Ezek. 10:6 After the LORD commanded the man clothed in linen, saying, “Take fire from inside the wheelwork, from among the cherubim,” the man went in and stood beside a wheel. 7 Then the cherub reached out his hand to the fire that was among them. He took some and put it into the hands of the man clothed in linen, who took it and went out. 8 The cherubim appeared to have the form of human hands under their wings.
Here the angel does what he has been commanded to do.
Ezek. 10:9 I looked, and there were four wheels beside the cherubim, one wheel beside each cherub. The luster of the wheels was like the gleam of beryl. 10 In appearance, all four looked alike, like a wheel within a wheel. 11 When they moved, they would go in any of the four directions, without pivoting as they moved. But wherever the head faced, they would go in that direction, without pivoting as they went. 12 Their entire bodies, including their backs, hands, wings, and the wheels that the four of them had, were full of eyes all around. 13 As I listened the wheels were called “the wheelwork.” 14 Each one had four faces: one was the face of a cherub, the second the face of a man, the third the face of a lion, and the fourth the face of an eagle.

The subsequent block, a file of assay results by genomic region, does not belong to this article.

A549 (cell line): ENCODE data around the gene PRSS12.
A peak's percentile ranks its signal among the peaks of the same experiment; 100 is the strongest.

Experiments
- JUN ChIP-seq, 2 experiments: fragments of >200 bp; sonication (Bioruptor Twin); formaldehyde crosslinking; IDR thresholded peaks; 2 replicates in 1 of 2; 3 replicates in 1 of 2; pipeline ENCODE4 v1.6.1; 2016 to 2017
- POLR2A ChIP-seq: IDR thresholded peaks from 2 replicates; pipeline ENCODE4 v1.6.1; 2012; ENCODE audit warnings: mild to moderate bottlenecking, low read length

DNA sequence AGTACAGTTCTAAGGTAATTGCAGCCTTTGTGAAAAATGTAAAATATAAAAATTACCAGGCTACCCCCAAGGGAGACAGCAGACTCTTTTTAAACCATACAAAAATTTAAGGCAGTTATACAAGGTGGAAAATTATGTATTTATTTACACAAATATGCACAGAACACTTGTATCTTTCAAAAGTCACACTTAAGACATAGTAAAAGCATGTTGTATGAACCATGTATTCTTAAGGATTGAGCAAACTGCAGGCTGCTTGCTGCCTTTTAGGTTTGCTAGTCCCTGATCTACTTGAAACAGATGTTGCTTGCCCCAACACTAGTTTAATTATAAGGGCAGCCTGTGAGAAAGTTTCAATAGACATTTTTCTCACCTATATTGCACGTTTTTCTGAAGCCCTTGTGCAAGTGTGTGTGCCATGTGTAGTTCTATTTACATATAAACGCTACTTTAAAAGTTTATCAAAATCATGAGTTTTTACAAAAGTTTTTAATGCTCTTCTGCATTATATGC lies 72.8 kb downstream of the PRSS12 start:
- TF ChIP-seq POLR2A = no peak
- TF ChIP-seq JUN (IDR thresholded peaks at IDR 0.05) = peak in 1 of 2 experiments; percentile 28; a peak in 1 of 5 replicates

This description matches the one from Ezekiel’s first vision. The emphasis here is the mobility of God’s throne.
Ezek. 10:15 The cherubim ascended; these were the living creatures I had seen by the Chebar Canal. 16 When the cherubim moved, the wheels moved beside them, and when they lifted their wings to rise from the earth, even then the wheels did not veer away from them. 17 When the cherubim stopped, the wheels stood still, and when they ascended, the wheels ascended with them, for the spirit of the living creatures was in them.
Ezek. 10:18 Then the glory of the LORD moved away from the threshold of the temple and stopped above the cherubim. 19 The cherubim lifted their wings and ascended from the earth right before my eyes; the wheels were beside them as they went. The glory of the God of Israel was above them, and it stopped at the entrance to the eastern gate of the LORD’s house.
God’s glory has departed the temple proper, and now is at the eastern entrance to the temple complex. Ezekiel describes the movement in detail because it is so shocking. It’s like a slow motion effect in motion pictures.
Ezek. 10:20 These were the living creatures I had seen beneath the God of Israel by the Chebar Canal, and I recognized that they were cherubim. 21 Each had four faces and each had four wings, with what looked something like human hands under their wings. 22 Their faces looked like the same faces I had seen by the Chebar Canal. Each creature went straight ahead.
The Big Picture
Idolatry is incompatible with God’s presence. Israel refused to repent. They refused to tear down their idols. They refused to dedicate the temple to the worship of God alone. So God left. We must learn this simple truth: God refuses to coexist with idols.